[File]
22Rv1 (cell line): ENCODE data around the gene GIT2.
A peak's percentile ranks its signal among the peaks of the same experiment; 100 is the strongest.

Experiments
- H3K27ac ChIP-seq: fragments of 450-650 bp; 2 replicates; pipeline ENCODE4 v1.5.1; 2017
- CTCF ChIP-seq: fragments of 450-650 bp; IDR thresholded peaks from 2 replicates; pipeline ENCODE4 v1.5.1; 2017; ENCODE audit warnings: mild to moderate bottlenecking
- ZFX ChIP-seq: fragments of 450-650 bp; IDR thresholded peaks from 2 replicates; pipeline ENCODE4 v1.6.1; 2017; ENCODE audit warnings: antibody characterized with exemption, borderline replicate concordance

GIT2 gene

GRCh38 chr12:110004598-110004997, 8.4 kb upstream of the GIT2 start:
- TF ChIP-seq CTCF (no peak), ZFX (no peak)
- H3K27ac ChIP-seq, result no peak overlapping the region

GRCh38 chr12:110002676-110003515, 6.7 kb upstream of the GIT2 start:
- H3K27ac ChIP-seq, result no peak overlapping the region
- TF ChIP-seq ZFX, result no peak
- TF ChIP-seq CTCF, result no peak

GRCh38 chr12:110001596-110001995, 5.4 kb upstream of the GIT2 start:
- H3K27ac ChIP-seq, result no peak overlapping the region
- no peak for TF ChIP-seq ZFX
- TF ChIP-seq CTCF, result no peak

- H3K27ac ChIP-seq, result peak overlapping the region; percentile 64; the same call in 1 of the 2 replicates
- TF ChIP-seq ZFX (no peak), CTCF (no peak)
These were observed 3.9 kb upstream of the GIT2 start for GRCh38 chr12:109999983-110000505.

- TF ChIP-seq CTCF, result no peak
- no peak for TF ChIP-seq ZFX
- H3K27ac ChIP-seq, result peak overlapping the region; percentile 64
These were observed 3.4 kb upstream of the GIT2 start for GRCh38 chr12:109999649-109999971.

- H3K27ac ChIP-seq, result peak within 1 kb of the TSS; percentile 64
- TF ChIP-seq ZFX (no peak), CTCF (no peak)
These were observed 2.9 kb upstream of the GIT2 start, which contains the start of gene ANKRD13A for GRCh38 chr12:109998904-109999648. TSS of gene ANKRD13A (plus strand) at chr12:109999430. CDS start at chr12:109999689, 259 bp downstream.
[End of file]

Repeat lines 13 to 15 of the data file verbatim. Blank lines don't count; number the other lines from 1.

- TF ChIP-seq ZFX, result no peak
- TF ChIP-seq CTCF, result no peak

GRCh38 chr12:110001596-110001995, 5.4 kb upstream of the GIT2 start: